The Prime Minister is a member of the House of Representatives who leads the parliamentary party, or coalition of parties, with the support of the majority of members in the House. Each political party has its own arrangements for choosing, as well as changing, its leader.
In the case of the current government – the Liberal Party and The Nationals Coalition – the Prime Minister is the leader of the Liberal Party and is chosen, and can be changed, by a vote of their parliamentary party.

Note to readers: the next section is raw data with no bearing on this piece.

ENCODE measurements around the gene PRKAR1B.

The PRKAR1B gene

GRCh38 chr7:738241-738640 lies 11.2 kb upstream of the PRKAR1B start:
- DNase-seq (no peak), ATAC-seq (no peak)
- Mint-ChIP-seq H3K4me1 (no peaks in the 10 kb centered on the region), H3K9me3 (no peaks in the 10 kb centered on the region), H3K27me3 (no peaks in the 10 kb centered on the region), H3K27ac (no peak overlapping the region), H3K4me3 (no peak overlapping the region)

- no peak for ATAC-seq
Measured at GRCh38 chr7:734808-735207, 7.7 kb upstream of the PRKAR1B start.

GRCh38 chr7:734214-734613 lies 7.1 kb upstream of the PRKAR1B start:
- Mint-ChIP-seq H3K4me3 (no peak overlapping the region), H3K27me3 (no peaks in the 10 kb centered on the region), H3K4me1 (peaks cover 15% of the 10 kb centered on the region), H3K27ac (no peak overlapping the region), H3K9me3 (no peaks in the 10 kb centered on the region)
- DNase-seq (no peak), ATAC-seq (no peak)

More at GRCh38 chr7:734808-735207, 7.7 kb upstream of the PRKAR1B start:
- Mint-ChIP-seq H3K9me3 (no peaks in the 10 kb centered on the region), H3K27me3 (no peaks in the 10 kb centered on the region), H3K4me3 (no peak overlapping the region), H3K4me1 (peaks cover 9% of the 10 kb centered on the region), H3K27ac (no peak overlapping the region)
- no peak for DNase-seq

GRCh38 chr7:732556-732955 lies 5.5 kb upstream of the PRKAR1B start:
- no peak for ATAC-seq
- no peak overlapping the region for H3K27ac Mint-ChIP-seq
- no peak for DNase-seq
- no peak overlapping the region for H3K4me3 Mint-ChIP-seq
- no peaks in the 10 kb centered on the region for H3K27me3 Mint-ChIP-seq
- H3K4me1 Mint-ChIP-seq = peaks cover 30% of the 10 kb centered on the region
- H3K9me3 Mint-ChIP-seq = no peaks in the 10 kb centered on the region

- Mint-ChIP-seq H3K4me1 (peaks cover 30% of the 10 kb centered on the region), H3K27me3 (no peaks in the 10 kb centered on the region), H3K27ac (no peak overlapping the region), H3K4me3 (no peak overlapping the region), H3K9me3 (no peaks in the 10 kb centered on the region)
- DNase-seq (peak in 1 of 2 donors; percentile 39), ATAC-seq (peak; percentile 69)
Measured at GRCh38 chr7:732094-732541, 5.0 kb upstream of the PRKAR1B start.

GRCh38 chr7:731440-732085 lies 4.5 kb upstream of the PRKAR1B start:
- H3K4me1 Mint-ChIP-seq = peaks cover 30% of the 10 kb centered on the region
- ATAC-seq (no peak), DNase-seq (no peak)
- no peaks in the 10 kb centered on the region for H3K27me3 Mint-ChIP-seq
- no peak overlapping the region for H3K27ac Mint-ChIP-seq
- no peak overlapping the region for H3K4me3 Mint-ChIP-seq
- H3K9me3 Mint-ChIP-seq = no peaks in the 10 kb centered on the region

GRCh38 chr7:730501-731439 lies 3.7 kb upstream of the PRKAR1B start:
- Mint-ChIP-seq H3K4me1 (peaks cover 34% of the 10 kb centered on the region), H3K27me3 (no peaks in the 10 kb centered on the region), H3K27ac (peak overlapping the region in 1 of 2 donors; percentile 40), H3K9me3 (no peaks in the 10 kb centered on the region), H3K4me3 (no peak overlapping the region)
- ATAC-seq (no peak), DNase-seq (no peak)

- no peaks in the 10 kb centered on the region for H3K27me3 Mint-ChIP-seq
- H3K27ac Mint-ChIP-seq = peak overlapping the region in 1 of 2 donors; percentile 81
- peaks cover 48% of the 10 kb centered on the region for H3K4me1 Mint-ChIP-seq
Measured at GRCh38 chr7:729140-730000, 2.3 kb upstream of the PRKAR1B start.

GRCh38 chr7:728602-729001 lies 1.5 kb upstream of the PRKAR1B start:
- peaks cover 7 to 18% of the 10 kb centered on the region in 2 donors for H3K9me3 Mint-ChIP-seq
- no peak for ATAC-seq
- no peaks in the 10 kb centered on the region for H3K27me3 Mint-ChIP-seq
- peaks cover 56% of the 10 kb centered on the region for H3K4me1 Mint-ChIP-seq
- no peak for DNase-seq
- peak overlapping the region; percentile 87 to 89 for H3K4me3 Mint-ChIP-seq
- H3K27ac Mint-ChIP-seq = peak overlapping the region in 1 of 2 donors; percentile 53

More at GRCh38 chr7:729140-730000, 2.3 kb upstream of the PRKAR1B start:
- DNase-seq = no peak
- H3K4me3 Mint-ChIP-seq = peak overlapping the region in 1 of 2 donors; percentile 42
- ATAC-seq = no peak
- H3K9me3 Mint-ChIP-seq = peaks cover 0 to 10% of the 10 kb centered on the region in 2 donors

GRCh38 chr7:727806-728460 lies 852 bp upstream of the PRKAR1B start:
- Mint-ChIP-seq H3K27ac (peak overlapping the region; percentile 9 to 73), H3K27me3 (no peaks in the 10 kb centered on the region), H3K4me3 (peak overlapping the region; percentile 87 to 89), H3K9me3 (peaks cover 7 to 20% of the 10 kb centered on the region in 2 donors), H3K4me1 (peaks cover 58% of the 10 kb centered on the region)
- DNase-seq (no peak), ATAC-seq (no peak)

The Leader of the Opposition is sometimes called the alternative Prime Minister, as they may become Prime Minister if their party (or coalition) wins the support of the majority of members in the House of Representatives. In the case of the current opposition – the Australian Labor Party (ALP) – the leader is chosen, and can be changed, by a combined vote of their parliamentary party and the ordinary members of the party. The votes of the ALP members of parliament count for 50 per cent in the ballot and the votes of the ordinary party members count towards the other 50 per cent.